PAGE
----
In northeast Michigan, habitat fragmentation due to dams and perched, undersized, and/or misaligned road- and stream-crossing structures ranks as one of the most critical natural-resource issues to address through restoration work. Huron Pines, a nonprofit organization, works with landowners and other partners to improve habitat connectivity, often by replacing culverts with larger structures.
The South Branch River, a designated trout stream, is a tributary of the Au Sable River located in the Huron National Forest in Michigan’s northeastern Lower Peninsula. At the river’s crossing of Rollway Road, a large culvert presented a barrier to aquatic organism passage during most flow conditions due to the shallow, high-velocity flow exiting the structure. The size of the existing structure and depth of fill made replacement unfeasible and called for innovative solutions to enable passage.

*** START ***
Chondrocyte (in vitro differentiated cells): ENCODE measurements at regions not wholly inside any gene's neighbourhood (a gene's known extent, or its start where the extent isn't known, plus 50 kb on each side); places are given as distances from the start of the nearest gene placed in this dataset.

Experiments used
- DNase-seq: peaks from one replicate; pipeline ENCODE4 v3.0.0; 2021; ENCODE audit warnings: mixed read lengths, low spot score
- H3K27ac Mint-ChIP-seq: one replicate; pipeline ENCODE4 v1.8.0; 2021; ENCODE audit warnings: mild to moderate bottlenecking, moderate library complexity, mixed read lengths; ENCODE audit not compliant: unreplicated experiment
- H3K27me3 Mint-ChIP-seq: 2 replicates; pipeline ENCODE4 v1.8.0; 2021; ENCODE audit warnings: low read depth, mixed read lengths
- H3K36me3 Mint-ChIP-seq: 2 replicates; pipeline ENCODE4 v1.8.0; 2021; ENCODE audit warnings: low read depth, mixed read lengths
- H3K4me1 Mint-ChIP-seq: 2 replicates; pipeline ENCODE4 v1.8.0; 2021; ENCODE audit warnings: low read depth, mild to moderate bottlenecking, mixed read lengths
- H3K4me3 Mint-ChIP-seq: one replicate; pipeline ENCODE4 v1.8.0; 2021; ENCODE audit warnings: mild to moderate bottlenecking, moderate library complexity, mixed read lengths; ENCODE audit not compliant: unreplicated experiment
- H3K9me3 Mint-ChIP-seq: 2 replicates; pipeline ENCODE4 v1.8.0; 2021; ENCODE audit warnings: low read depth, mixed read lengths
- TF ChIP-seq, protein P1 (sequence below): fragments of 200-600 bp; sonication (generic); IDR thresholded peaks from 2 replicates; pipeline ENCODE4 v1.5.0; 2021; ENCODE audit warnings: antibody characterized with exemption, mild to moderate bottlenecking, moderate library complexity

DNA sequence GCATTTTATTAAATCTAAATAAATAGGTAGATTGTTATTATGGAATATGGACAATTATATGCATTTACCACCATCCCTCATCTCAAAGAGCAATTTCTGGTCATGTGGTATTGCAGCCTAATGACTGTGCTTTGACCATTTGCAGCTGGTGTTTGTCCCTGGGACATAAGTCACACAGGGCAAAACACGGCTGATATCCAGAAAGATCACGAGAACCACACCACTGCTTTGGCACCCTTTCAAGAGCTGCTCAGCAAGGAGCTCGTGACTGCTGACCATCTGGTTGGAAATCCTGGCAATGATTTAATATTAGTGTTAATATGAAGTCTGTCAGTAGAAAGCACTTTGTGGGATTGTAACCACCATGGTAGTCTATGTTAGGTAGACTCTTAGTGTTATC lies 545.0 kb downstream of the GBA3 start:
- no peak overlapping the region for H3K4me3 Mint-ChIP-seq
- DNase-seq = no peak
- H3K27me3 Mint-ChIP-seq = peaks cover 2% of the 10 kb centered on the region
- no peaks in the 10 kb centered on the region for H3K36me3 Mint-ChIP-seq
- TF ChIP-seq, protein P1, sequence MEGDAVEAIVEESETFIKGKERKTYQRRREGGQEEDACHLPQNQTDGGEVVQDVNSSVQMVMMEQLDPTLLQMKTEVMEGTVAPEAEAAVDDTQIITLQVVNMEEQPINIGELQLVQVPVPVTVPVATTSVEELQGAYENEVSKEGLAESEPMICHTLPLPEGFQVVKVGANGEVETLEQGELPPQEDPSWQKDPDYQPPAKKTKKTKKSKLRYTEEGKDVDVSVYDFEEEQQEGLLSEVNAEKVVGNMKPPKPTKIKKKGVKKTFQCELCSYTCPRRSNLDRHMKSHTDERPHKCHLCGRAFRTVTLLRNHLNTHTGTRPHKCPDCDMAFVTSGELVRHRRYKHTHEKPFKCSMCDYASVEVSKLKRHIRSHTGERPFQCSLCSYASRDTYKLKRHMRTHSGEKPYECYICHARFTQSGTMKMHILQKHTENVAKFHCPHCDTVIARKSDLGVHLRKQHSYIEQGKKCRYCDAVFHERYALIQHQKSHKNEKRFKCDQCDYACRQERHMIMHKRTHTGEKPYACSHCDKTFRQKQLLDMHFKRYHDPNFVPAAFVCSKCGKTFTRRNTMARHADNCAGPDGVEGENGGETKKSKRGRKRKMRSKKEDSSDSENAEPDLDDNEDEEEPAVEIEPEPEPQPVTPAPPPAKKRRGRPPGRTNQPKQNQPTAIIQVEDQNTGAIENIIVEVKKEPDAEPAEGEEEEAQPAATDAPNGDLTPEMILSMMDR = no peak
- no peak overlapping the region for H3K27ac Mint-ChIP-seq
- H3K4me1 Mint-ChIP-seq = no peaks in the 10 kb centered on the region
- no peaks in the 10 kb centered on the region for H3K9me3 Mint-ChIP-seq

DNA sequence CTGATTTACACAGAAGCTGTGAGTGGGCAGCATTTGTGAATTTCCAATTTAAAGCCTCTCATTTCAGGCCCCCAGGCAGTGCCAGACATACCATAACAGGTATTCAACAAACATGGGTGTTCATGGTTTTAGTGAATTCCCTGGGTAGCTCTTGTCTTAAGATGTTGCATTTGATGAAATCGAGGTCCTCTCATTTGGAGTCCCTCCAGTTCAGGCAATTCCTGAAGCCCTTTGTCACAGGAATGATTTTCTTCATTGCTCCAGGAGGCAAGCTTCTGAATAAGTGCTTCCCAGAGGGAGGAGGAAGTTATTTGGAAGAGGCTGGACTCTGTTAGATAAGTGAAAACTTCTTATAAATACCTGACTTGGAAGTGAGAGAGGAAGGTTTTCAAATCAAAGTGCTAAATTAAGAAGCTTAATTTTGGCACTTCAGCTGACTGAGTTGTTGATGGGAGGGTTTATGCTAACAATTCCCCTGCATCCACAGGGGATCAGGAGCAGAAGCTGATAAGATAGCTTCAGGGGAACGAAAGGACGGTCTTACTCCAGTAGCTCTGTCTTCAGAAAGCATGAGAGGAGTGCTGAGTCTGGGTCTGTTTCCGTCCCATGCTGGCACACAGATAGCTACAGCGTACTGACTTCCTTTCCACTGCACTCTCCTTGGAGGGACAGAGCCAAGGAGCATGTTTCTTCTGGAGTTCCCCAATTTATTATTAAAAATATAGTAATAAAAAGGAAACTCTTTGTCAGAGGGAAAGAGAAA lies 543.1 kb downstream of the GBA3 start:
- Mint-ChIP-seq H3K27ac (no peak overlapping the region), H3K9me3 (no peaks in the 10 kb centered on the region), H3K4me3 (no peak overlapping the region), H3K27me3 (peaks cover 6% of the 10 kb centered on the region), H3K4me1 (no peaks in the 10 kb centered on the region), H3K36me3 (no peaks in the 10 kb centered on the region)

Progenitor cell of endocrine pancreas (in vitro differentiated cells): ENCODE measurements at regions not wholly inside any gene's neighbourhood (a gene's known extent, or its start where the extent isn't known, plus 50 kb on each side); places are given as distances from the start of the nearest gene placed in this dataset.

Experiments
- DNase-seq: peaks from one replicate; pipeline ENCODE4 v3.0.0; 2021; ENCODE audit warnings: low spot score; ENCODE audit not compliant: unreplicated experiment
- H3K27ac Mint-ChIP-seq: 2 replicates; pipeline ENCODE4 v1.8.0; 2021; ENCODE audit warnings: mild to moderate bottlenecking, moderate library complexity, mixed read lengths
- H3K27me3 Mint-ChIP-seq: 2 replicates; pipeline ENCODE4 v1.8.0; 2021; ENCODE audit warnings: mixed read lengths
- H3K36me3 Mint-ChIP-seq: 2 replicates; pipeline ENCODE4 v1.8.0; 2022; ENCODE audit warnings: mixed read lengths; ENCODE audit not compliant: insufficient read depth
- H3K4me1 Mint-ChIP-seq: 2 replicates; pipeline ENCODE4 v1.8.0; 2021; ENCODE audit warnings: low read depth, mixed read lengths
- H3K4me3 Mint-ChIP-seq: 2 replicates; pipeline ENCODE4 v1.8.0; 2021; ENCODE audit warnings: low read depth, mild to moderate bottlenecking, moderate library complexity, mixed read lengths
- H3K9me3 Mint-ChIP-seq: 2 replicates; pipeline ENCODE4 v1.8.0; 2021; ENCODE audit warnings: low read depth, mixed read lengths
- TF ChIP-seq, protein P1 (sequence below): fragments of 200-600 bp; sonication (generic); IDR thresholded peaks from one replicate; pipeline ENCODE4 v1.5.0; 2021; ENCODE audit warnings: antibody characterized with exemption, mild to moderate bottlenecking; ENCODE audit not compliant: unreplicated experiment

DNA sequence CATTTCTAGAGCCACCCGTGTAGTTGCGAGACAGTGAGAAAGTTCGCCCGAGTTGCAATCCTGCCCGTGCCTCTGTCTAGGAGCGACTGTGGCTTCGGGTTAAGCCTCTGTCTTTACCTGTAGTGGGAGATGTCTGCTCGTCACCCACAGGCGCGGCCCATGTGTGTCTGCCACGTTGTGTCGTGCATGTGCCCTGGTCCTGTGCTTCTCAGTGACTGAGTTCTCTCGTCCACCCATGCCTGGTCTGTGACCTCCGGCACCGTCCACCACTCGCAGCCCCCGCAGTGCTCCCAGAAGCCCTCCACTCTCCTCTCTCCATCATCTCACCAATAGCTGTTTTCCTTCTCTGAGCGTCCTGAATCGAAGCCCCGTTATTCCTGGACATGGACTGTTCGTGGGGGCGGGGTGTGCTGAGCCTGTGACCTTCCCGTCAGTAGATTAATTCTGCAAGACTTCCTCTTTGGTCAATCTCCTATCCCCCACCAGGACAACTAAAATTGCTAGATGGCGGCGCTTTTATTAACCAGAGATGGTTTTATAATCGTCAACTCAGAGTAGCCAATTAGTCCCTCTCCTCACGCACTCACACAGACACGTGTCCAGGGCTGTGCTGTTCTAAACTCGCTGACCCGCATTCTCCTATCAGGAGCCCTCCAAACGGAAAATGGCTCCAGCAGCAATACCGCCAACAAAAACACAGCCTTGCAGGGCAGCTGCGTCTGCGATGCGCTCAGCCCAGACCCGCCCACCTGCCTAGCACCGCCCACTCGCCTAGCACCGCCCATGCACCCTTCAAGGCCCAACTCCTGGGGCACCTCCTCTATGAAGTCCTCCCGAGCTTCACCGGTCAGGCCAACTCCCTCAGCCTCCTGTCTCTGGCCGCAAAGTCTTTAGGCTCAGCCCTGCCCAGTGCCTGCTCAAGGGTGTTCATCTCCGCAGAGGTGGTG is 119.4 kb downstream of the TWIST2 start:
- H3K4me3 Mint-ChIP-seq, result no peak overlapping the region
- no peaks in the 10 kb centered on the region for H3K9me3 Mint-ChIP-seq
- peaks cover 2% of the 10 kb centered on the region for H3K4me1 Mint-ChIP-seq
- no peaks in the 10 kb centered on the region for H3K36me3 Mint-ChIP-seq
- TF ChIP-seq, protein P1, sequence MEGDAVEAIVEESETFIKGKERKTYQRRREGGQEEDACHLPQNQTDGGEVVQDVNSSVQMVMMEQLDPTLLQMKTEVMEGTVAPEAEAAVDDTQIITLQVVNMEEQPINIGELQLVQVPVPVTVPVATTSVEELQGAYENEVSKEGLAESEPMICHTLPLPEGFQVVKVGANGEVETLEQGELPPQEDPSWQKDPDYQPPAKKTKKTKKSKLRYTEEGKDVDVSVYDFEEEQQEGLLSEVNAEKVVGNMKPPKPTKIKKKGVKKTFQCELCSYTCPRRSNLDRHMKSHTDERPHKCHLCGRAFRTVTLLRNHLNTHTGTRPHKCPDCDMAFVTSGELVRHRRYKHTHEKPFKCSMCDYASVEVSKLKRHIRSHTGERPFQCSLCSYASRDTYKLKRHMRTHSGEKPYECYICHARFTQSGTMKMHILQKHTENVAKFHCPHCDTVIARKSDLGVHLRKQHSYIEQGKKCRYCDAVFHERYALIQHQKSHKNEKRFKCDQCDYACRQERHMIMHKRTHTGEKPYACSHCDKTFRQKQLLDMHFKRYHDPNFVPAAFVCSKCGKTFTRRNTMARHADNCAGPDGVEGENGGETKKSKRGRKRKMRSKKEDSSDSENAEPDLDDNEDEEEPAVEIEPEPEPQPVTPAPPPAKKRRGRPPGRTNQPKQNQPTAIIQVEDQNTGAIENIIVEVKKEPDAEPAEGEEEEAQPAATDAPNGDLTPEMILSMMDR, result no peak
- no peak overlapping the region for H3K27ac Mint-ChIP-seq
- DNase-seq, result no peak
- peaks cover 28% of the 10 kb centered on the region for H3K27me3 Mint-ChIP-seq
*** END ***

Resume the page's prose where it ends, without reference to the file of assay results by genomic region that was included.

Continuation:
On behalf of Huron Pines, Barr designed a series of boulder structures to reduce flow velocity and increase water depth within the structure. The natural materials and varied flow conditions will reestablish passage for brook trout and other aquatic organisms across a wide range of river flows—especially low flows, which are common during trout spawning periods. Our services included survey, wetland evaluation, detailed design, hydraulic modeling, permitting (including evaluation of floodplain impacts), and construction observation.